Watching your weight is a good place to start for a healthier heart, but there's plenty more you can do.
By Michael Smith
Reviewed By Charlotte Grayson
Quick! Can you name five things you can do to help your heart keep beating strong for years to come?
Heart disease is the No. 1 killer for both men and women. But research indicates that most heart attacks and other causes of heart disease death could be prevented.
One of the strongest predictors for heart disease is measured in two numbers -- your blood pressure. You hear the numbers, but do you know what they mean?
The first or top number is systolic blood pressure -- the pressure of blood against artery walls during a heartbeat, when the heart is pumping blood.
The second number is diastolic blood pressure -- the pressure of blood against artery walls between heartbeats, when the heart is filling with blood.
- Normal blood pressure is 119/79 or below.
- Prehypertension is 120 to 139 (systolic) and/or 80 to 89 (diastolic).
Do these numbers seem a bit lower than you remember? What's considered a normal blood pressure was redefined in May 2003 when guidelines were revised to include a new category -- prehypertension.
Experts recommend that people with prehypertension -- an estimated 45 million men and women -- make heart-healthy lifestyle changes to reduce their risk of blood pressure complications, such as heart disease, stroke, and kidney damage.
Probably the most familiar heart disease risk factor, cholesterol is a type of fat that is an essential nutrient for your body. However, too much cholesterol -- or not enough of the good type of cholesterol -- floating around in your blood increases your risk for hardening of the arteries that can lead to heart disease, heart attack, and stroke.
Cholesterol is considered abnormal when:
- Total cholesterol is 200 or higher.
- HDL or "good" cholesterol level is less than 40.
- LDL or "bad" cholesterol is more than 160 (or 130 if you have two or more risk factors) -- with 190 and above being very high. However, the lower the LDL, the better. An LDL less than 100 is considered optimal; 100 to 129 is near optimal; 130 to 159 is borderline high.
3) Body Mass Index (BMI)
This is an indirect measure of your body fat, a quick way to see if you are overweight. BMI may be overestimated in people with a lot of muscle mass, such as body builders. It may also be underestimated in older people who have very little muscle mass.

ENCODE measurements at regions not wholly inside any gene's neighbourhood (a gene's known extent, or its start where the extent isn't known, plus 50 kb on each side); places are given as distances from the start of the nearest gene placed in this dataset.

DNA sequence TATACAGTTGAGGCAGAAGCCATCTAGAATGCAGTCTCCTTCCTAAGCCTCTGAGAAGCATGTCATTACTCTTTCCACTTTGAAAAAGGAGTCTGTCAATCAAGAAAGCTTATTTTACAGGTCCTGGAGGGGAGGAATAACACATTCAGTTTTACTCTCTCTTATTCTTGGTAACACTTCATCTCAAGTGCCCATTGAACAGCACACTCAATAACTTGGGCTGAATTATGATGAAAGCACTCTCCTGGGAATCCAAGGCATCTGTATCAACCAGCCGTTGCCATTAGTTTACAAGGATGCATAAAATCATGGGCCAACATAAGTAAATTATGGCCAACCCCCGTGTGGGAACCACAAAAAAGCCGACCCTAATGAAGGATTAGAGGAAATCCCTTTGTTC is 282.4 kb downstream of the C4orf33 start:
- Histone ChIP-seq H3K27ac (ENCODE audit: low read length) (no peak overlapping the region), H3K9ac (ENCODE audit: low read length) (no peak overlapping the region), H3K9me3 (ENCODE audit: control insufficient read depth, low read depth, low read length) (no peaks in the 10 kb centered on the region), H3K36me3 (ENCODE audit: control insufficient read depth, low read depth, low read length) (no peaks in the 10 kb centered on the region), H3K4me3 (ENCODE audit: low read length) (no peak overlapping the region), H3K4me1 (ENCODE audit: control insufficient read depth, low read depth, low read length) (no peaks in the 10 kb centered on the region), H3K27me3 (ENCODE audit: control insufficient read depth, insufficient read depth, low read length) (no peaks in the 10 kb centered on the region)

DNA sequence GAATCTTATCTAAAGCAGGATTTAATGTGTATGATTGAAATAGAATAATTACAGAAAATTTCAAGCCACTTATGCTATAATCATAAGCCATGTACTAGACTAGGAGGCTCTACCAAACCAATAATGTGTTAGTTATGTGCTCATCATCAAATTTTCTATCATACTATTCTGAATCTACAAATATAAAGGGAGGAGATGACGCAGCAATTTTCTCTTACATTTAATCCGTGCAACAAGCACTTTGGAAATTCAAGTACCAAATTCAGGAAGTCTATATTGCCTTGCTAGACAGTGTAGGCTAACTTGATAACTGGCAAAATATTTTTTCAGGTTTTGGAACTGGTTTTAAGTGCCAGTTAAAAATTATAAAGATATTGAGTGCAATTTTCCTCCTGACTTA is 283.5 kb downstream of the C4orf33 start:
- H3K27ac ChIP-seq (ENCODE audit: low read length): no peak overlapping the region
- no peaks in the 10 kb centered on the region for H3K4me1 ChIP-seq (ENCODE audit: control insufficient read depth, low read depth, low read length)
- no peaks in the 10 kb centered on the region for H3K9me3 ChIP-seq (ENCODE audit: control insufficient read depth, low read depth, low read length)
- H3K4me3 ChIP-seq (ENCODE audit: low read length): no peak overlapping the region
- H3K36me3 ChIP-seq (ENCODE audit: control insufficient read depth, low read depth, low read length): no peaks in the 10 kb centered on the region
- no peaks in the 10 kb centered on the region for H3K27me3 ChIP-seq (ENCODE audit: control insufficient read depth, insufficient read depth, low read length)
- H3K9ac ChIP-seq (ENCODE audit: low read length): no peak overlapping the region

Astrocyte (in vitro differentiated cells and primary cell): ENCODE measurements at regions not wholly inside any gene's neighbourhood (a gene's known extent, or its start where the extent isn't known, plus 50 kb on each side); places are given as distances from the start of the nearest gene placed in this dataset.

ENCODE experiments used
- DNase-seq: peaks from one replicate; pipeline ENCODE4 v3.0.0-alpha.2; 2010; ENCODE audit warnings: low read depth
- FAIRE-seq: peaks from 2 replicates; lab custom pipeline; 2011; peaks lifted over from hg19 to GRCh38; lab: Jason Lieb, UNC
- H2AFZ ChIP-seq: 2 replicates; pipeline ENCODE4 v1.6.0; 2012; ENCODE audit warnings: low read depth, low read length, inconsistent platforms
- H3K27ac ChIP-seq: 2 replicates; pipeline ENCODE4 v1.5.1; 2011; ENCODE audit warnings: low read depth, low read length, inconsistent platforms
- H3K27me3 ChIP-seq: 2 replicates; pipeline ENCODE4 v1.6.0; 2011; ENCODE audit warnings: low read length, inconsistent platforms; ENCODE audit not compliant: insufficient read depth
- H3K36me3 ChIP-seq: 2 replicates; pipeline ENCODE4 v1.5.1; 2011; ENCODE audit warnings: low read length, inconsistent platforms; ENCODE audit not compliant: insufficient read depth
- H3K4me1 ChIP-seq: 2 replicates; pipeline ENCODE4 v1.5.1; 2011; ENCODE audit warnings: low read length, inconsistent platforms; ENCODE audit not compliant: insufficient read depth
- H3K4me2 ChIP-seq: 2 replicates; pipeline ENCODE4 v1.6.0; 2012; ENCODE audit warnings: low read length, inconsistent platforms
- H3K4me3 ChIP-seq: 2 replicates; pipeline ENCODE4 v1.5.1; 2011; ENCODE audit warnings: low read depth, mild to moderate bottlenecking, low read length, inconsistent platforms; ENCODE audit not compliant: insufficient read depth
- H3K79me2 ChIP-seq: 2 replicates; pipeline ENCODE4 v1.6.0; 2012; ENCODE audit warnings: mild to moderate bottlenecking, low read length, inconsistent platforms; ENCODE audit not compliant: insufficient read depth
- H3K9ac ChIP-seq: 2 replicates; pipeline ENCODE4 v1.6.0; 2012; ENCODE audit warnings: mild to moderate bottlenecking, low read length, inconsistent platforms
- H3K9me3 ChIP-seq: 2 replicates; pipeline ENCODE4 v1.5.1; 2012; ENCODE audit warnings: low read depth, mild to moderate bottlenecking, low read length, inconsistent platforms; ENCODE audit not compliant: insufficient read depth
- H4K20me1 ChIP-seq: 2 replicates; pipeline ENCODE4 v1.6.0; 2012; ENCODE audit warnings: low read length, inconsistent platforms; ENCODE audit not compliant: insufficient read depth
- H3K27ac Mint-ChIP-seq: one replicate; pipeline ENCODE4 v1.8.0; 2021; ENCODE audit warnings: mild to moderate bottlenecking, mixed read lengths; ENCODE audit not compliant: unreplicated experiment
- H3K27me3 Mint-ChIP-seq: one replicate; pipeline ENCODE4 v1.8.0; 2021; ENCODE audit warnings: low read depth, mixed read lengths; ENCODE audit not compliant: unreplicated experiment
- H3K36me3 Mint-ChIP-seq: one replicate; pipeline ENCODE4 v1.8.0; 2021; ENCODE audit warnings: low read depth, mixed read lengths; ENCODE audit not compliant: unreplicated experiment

BMI uses a person's weight and height to gauge total body fat. You can use WebMD's BMI calculator to determine your BMI.
- A BMI of 18.5-24.9 is ideal.
- A BMI of 25 to 29.9 is overweight.
- A BMI of 30 to 39 indicates obesity.
- A BMI of 40 or more indicates morbid obesity, which increases a person's risk of death from any cause by 50% to 150%, according to The Cleveland Clinic.
4) Blood Sugar
Overweight and too little exercise -- that's what greatly increases the risk of type 2 diabetes. It's nothing to take lightly because it can lead to heart disease, stroke, kidney disease, and even blindness.
A fasting blood sugar test -- after not eating or drinking anything but water for at least 12 hours -- is most commonly used to diagnose type 2 diabetes.
- A normal fasting blood sugar is less than 100.
- Prediabetes is a fasting blood sugar of 100 to 125.
- A fasting blood sugar of 126 or greater indicates diabetes.
"The bottom line is, take it seriously," Michael Crouch, MD, a family and community medicine specialist at Baylor College of Medicine in Houston, tells WebMD.
Yes, you've heard it all before. But we're not talking about an unreasonable commitment here.
The American College of Sports Medicine recommends aerobic exercising three to five days a week for 30 to 45 minutes. This doesn't mean strapping on the leotards and joining others in the gym. Exercise that strengthens the heart comes in all shapes and sizes -- biking, swimming, and jogging, to name a few.
"Walking is perfectly fine," says Crouch. "Anything is better than nothing, but 30 minutes a day is what we recommend."With reporting by Jeanie Davis.
Originally published Sept. 3, 2004.
Medically updated Jan. 27, 2005.
SOURCES: Michael Crouch, MD, Baylor College of Medicine, Houston. WebMD Medical Reference from Healthwise. WebMD Medical Reference provided in collaboration with The Cleveland Clinic: "Body Mass Index (BMI)."
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